Chapter 32 - Pioneers of Advertisement Posters and Newspaper Layout

After the invention of printing press and lithographic techniques advertising by posters for circus, cabaret shows, alcoholic beverages, tobacco products and some manufactured consumer goods, like bicycles, became very common by the late 19th century.

The great artists such as Toulouse-Lautrec, Eugene Grasset, Paul Berthon, Jules Cheret, Theophile Alexandre Steinlen, Pierre Bonnard, Georges Ripart, and others created artistic posters that solidified the foundations for contemporary graphic artists. The American graphic artists, such as Louis Rheade, William Schumacher, Frank Hazenplug, George Wharton Edwards, and a host of others, were also publishing their works in various periodicals and books, such as "The Century Magazine" and the "Lothrop Publishing Company." The positive impact of the colourful and eye-catching posters which represented various products and created demand encouraged corporations to invest heavily in advertisement. They spared no expense competing against each other and increase their market share through their advertising posters.

With the development of a consumer society and mass production, the role of advertisement exploded in the 20th century - particularly in the United States. The impact of the advertisement was so immense and significant that in the 1920s Albert Lasker, an ad agency executive claimed that “We are making a homogeneous” people out of a nation of immigrants .

The technological developments in printing created new possibilities for layout; defined as the art or process of arranging printed or graphic matter on a page. The organization of content is probably one of the most important and influential aspects of any good magazine, poster, and web design. A clean and efficient layout would help the message of the advertisement to be conveyed more effectively and more forcefully.

Different approaches to page layout for advertising radio (first row of images) and television sets (second row)  in the early 20th century

However, marketing’s emphasis has been on targeting their consumers - so much so that advertisements started to show segmentation. For instance, compare the above ads for radio and television sets with the following for various food products. It is clear that the marketing strategy tries to fit a particular product to a specific group and its needs. The historian Robert Wiebe has even suggested that the divisions in advertisement —by economic, social, cultural and even psychological characteristics—now mark the United States as a “segmented society.”

Food advertising in the mid 1920s

Doyle Dane Bernbach was an ad agency started in 1949 by Ned Doyle, Mac Dane, and Bill Bernbach. Starting with only 13 employees this small agency became an advertising powerhouse in the 1950s, and is now known as DDB Worldwide and continues to be a key player in the global realm of advertising. In the 1950s, the automobile industry was a stronghold of companies that mass produced large and luxurious cars. They relied on “show-off” and " keep up with the Joneses" marketing. Volkswagen, a brand that Adolf Hitler had touted during the 1930s as the “people’s car," was small and austere.

The DDB decided to represent the modest Volkswagen with advertisements that emphasized their economical practicality. Perhaps counter-intuitively. the agency boasted that their clients' cars were ugly, small and had barely changed in years. The campaign targeted devotee followers who, in the eyes of marketers, shunned ostentation and took pride in their modesty. One famous ad invited buyers to “Live Below Your Means,” presenting a car for people who could afford to spend more but chose restraint. With this in mind the layout of the Volkswagon ads was represented by minimalist and monochrome images. Pictured below the stark contrast between the Volkswagon and the typical automobile advertisements is obvious. It's interesting to note that the typical automobile ads usually contain a prosperous family in a colourful setting.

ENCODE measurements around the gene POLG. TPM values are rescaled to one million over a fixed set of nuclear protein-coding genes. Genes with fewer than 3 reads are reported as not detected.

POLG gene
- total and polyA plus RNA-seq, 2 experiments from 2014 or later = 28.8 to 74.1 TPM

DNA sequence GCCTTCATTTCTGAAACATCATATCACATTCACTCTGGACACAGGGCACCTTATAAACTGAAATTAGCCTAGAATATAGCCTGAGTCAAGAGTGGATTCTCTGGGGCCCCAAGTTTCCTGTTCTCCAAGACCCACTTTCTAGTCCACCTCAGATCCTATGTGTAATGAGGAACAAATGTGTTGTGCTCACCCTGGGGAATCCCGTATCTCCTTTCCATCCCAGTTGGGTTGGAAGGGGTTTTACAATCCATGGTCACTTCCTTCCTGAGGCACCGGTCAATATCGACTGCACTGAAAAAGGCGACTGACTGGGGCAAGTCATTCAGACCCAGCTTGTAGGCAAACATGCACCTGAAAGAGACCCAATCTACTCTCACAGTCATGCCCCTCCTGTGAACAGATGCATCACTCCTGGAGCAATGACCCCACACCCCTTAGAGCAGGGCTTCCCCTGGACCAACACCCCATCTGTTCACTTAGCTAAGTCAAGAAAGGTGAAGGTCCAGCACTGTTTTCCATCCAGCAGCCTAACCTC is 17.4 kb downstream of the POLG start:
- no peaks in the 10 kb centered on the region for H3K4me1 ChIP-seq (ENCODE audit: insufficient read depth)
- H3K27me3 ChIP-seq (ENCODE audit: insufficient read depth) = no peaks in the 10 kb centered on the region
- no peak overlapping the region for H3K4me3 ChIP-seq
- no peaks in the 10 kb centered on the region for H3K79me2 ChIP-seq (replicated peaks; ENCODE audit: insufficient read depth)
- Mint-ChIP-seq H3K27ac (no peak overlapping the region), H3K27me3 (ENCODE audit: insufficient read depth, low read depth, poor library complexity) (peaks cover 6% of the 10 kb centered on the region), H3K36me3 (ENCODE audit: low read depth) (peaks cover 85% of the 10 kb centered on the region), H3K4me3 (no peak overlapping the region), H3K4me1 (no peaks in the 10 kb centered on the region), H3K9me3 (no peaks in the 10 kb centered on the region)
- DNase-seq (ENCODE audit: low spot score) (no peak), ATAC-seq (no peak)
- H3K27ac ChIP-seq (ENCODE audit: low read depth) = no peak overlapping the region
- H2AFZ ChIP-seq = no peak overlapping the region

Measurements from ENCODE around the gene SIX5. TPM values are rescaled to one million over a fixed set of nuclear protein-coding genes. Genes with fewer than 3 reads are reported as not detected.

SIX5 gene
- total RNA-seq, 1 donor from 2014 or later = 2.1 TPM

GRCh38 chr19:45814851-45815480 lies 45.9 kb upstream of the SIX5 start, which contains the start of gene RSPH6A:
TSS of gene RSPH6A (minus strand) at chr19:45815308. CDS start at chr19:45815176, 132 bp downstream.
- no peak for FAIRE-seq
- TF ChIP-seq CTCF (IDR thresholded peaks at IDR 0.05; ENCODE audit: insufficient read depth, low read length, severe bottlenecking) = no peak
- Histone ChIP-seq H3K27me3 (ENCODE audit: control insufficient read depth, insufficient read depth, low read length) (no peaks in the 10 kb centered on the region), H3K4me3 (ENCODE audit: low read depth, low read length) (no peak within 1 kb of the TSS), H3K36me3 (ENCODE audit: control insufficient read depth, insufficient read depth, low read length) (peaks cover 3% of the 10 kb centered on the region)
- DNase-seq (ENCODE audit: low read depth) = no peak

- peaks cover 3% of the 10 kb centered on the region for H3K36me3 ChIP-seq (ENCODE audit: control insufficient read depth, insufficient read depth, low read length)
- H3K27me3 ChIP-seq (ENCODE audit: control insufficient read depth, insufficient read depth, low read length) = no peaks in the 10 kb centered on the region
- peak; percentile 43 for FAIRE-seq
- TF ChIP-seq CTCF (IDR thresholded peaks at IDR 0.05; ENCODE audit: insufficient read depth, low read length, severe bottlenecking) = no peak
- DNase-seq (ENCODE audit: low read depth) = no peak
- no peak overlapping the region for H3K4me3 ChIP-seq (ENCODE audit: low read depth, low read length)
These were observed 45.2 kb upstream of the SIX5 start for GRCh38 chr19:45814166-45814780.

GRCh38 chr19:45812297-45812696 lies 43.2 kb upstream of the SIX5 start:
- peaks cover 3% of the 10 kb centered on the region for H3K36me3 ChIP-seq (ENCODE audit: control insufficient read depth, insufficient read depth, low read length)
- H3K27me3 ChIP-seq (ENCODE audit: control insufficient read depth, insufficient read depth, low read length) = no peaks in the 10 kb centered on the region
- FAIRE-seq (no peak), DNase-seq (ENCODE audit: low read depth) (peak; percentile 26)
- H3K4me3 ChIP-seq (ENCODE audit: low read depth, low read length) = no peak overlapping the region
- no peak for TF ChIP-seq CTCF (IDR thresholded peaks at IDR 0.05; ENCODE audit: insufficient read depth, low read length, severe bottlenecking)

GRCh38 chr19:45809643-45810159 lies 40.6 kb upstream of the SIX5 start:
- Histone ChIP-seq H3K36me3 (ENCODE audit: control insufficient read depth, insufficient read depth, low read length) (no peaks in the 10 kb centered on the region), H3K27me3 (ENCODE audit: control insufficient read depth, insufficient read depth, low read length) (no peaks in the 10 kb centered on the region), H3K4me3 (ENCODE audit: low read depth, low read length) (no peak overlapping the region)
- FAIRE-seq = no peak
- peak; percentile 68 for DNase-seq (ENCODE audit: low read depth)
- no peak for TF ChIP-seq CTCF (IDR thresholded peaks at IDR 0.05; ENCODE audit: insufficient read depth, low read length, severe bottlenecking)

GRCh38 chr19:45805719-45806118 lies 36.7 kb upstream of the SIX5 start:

1950's DDB Volkswagon advertisements

American 1950's Automobile Ads

Modern artistic car posters

Modern Layouts, and Alexey Brodovitch

 Alexey Brodovitch is known today for his work as the art director of Harper’s Bazaar. He was born in Ogolitchi, Russia in 1898 in an aristocratic family. He was only nineteen  years old when  the Bolshevik revolution flared up, forcing him to defer his goal of attending the Imperial Art Academy in order to fight in the Czarist army. When Bolsheviks won , he fled Russia with his family and future wife and, in 1920, settled in Paris. Like many other  Russian emigrés of his status, he had to face both poverty and unemployment.

Fortunately Diaghilev's Ballets Russes offered him a job to paint the stage sets. Diaghilev's philosophy of the lack of boundaries between different arts influenced him, and soon  he entered a poster competition which searched for the most innovatory design to announce an upcoming ball. He won the first prize, beating Picasso who was also in the competition. This was the start his career as a graphic designer.

Brodovitch also won medals for fabric, jewelry and display design at the International “Art Deco” Exhibition of Decorative Arts. Soon he was in great demand, designing restaurant décor, posters and department store advertisements. His designs was becoming noted because of their bold and refreshing sense of adventure. For instance when he was asked by Maximilien Vox, an ad agency, to design for Martini Vermouth, he did not hesitate to employ an avant-garde idea, inspired by constructivist style of El Lissitsky, using  geometric forms and basic colors. He migrated to the US in 1930 to instruct design classes at Philadelphia College of Art, where he trained students in the fundamentals of European design, while working as a freelance illustrator in Philadelphia and New York. When Carmel Snow,  who had been recently appointed as the editor of Harper’s Bazaar, saw his graphic design portfolio in 1934, he immediately offered him the post of Harper's art director. Brodovitch accepted the offer and by acting as the ambassador of European modernist ideas he revolutionized magazine design.